Social Studies-Globalisation Notes
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Social Studies- Chapter 2; Sustaining Economic Development. Globalisation is the process by which people, their ideas and their activities in different parts of the world become interconnected or integrated.
Key Driving Forces of Globalisation:
1. Developments in transportation and communications: Globalisation could not have occurred without improvement in transportation and communication in technology. -Transport systems are the means by which people, materials and products are transferred from one place to another. Improvement in transportation technology has ‘shrunk’ the world considerably in terms of time taken to get from one place to another. The use of the steam engine in the 19th century and the commercial jet aircraft, large ocean-going vessel and Containerisation greatly increased the movement of goods and people from one place to another. Containerisation has reduced the time and cost of moving goods over long distances and simplified the transfer of goods from one mode of transportation to another as containers can be easily transferred from ships and trucks. The increasing mobility of goods and people via the building of more efficient and integrated transportation infrastructure (airports, seaports, etc.) have made it possible for goods to be moved around easily and enabled people to travel easily and faster. - Communication systems are the means by which information is transmitted from place to place in the form of ideas, instructions and images. Improvement in technology has made communications among people in different locations faster and more convenient, such as through the use of tools such as the telephone and electronic mail, Satellite technology, optical fibre systems and the Internet. This technology allows Transnational Corporations (TNCs) to coordinate and control their worldwide activities easily.
2. Transnational Corporations (TNCs): TNCs are large global firms that operate in various countries and have production of service facilities outside the country of their origin. TNCs set up their operations around the world to source for new markets, lower the cost of production. TNCs are controlled and coordinated by the headquarters which are located in the country of origin and they source or components around the world before assembling the final product in another country. As such, economies around the world have become more integrated.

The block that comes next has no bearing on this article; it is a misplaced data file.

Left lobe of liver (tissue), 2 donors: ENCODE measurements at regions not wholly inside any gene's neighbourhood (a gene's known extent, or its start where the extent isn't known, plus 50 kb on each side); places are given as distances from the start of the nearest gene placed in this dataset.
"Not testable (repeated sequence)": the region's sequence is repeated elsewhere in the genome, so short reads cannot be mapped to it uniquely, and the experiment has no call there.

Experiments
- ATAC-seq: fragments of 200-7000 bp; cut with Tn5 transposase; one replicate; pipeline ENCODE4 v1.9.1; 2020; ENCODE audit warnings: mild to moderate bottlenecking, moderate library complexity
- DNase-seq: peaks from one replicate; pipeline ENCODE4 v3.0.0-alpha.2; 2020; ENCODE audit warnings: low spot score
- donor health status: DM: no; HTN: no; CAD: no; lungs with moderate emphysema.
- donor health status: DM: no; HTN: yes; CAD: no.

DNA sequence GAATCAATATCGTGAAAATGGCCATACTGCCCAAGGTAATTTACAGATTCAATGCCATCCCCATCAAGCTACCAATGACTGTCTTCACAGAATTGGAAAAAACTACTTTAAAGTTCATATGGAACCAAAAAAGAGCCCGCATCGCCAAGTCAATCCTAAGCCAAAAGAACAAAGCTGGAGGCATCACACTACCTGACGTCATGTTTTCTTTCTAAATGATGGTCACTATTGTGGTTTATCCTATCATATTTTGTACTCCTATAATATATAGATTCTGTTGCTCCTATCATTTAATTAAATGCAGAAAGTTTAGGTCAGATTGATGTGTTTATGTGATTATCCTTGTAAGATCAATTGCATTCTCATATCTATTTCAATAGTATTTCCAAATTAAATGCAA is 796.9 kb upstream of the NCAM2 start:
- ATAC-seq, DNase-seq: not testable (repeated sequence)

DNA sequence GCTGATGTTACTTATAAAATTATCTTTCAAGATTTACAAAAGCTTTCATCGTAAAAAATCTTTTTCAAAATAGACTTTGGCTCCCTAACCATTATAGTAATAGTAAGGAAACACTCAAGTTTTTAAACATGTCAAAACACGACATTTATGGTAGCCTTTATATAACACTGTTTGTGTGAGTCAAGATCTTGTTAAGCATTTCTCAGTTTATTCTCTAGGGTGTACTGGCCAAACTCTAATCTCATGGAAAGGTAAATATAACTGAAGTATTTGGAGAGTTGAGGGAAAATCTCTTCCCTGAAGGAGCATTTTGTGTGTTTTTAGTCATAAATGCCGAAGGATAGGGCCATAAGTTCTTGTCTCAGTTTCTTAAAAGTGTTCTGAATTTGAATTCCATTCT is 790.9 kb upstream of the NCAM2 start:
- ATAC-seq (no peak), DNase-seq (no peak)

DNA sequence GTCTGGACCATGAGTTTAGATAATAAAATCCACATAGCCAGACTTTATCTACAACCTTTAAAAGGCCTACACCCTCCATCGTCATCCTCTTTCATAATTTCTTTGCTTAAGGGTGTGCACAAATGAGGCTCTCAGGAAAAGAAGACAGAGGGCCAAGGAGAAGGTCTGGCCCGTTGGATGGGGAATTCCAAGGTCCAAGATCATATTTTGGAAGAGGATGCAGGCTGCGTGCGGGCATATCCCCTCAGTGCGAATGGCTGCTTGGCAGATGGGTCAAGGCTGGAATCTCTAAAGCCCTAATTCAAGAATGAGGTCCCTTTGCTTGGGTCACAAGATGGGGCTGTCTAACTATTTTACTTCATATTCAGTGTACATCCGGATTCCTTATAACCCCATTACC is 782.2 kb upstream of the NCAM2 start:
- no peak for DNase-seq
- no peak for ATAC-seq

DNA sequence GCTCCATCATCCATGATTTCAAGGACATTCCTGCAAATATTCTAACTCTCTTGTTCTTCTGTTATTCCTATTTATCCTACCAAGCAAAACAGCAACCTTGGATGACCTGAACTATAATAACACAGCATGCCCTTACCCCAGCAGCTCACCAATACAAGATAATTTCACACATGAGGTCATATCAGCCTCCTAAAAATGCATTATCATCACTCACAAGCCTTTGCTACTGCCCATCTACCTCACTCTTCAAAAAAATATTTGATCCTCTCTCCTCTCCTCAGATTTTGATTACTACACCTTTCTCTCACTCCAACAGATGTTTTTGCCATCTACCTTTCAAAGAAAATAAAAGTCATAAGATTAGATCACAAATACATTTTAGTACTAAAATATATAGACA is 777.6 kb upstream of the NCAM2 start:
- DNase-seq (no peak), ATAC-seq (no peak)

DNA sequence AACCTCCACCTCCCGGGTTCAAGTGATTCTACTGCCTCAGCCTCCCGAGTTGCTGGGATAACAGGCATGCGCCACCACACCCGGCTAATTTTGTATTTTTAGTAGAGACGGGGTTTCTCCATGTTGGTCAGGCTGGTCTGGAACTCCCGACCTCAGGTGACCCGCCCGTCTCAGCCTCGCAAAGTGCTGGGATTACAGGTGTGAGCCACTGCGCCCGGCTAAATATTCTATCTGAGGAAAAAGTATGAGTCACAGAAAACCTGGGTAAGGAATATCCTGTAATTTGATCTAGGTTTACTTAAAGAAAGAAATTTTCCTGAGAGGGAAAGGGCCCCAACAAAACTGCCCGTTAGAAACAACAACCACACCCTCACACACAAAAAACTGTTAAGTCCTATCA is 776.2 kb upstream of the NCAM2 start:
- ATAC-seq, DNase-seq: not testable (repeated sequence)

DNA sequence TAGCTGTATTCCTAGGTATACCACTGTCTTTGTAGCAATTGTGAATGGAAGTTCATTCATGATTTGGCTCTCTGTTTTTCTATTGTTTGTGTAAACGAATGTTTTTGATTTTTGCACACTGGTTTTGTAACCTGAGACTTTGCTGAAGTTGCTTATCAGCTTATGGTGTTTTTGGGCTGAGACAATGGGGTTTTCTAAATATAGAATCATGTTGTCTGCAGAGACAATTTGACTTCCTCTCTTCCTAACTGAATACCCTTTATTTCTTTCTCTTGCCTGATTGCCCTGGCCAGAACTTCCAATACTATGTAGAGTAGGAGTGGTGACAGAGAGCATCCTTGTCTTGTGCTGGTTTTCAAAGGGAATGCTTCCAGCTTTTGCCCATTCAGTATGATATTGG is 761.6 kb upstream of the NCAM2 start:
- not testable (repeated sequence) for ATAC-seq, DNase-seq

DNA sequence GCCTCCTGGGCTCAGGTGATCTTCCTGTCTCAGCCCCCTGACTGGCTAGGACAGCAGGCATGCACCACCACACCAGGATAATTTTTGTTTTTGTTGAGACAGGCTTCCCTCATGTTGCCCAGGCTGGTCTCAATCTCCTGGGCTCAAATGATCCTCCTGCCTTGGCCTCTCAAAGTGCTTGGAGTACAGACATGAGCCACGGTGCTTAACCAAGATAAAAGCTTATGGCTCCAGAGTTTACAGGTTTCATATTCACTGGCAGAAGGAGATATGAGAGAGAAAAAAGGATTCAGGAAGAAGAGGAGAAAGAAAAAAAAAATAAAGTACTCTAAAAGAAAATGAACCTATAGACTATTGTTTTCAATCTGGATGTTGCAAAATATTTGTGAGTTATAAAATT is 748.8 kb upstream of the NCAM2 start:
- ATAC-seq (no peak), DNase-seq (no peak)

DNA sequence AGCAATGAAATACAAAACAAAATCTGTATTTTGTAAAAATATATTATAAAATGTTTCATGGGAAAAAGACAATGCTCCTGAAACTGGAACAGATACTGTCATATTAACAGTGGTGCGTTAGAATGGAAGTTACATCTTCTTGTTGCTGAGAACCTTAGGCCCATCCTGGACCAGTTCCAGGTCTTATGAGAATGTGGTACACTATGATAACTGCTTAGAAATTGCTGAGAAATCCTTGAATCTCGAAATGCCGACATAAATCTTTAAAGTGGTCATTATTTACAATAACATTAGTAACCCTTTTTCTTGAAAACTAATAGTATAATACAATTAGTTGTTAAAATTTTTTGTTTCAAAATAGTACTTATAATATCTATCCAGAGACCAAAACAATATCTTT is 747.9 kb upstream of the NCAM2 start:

Singapore’s strategies to maximise opportunities and overcome challenges:
Diversifying the economy:
-Singapore aims to be a centre for technology- intensive, high value-added manufacturing activities such as chemical engineering and pharmaceuticals and is venturing in the Life Sciences so as to attract TNCs to set up their high value-added manufacturing activities here such as Seagate. Organisations such as the Agency for science, Technology and Research (A*STAR) was set up to build up Singapore’s research and development capability and many research institutes have been set up by A*STAR to undertake research in different areas such as the Institute of Molecular and Cell Biology. By attracting more TNCs to set up manufacturing facilities in Singapore, more jobs are generated and this affirms Singapore’s position as a manufacturing hub. -Singapore aims to be a regional hub for services such as education and tourism. Leading international universities have set up branches in Singapore such as Stanford University. With the establishment of these educational institutions, Singapore will be able to create a strong university sector that attracts talent. -To generate further economic growth, Singapore promotes Tourism by building two integrated resorts built in Marina Bay to gain an advantage over stiff competition from neighbouring countries as a tourist destination. Countries in Asia have been developing their major tourist attractions, such as Hong Kong’s Disneyland. By offering man-made tourist attractions, Singapore ensures it does not loose out to other countries in the region in attracting tourists, Additionally, when developers invest capital in the building of attractions such as the IR, jobs will be created for Singaporeans.